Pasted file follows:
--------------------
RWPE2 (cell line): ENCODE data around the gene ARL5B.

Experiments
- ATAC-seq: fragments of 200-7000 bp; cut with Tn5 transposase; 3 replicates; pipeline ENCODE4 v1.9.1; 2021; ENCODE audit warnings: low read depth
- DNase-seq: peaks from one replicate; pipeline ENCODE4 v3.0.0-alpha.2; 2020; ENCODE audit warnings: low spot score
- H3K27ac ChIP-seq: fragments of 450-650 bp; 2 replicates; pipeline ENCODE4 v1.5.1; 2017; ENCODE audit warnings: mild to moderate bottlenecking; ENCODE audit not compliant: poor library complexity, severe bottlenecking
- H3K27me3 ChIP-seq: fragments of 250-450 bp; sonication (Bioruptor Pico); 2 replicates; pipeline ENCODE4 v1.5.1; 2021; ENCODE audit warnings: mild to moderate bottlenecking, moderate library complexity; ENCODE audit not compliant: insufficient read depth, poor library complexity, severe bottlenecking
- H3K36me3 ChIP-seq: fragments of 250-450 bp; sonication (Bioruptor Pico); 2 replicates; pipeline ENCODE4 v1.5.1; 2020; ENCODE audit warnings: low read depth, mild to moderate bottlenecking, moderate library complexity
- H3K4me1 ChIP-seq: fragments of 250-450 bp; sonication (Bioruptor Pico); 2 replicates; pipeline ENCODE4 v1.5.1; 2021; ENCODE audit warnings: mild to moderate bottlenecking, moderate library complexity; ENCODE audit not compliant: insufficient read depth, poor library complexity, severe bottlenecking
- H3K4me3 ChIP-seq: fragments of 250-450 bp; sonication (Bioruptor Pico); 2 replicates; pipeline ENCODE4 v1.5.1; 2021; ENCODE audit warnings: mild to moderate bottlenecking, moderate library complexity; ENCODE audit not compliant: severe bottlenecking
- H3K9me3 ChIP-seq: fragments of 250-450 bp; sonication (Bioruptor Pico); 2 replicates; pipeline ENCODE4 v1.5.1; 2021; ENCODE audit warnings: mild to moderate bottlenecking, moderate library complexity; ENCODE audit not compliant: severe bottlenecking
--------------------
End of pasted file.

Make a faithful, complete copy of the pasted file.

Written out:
RWPE2 (cell line): ENCODE data around the gene ARL5B.

Experiments
- ATAC-seq: fragments of 200-7000 bp; cut with Tn5 transposase; 3 replicates; pipeline ENCODE4 v1.9.1; 2021; ENCODE audit warnings: low read depth
- DNase-seq: peaks from one replicate; pipeline ENCODE4 v3.0.0-alpha.2; 2020; ENCODE audit warnings: low spot score
- H3K27ac ChIP-seq: fragments of 450-650 bp; 2 replicates; pipeline ENCODE4 v1.5.1; 2017; ENCODE audit warnings: mild to moderate bottlenecking; ENCODE audit not compliant: poor library complexity, severe bottlenecking
- H3K27me3 ChIP-seq: fragments of 250-450 bp; sonication (Bioruptor Pico); 2 replicates; pipeline ENCODE4 v1.5.1; 2021; ENCODE audit warnings: mild to moderate bottlenecking, moderate library complexity; ENCODE audit not compliant: insufficient read depth, poor library complexity, severe bottlenecking
- H3K36me3 ChIP-seq: fragments of 250-450 bp; sonication (Bioruptor Pico); 2 replicates; pipeline ENCODE4 v1.5.1; 2020; ENCODE audit warnings: low read depth, mild to moderate bottlenecking, moderate library complexity
- H3K4me1 ChIP-seq: fragments of 250-450 bp; sonication (Bioruptor Pico); 2 replicates; pipeline ENCODE4 v1.5.1; 2021; ENCODE audit warnings: mild to moderate bottlenecking, moderate library complexity; ENCODE audit not compliant: insufficient read depth, poor library complexity, severe bottlenecking
- H3K4me3 ChIP-seq: fragments of 250-450 bp; sonication (Bioruptor Pico); 2 replicates; pipeline ENCODE4 v1.5.1; 2021; ENCODE audit warnings: mild to moderate bottlenecking, moderate library complexity; ENCODE audit not compliant: severe bottlenecking
- H3K9me3 ChIP-seq: fragments of 250-450 bp; sonication (Bioruptor Pico); 2 replicates; pipeline ENCODE4 v1.5.1; 2021; ENCODE audit warnings: mild to moderate bottlenecking, moderate library complexity; ENCODE audit not compliant: severe bottlenecking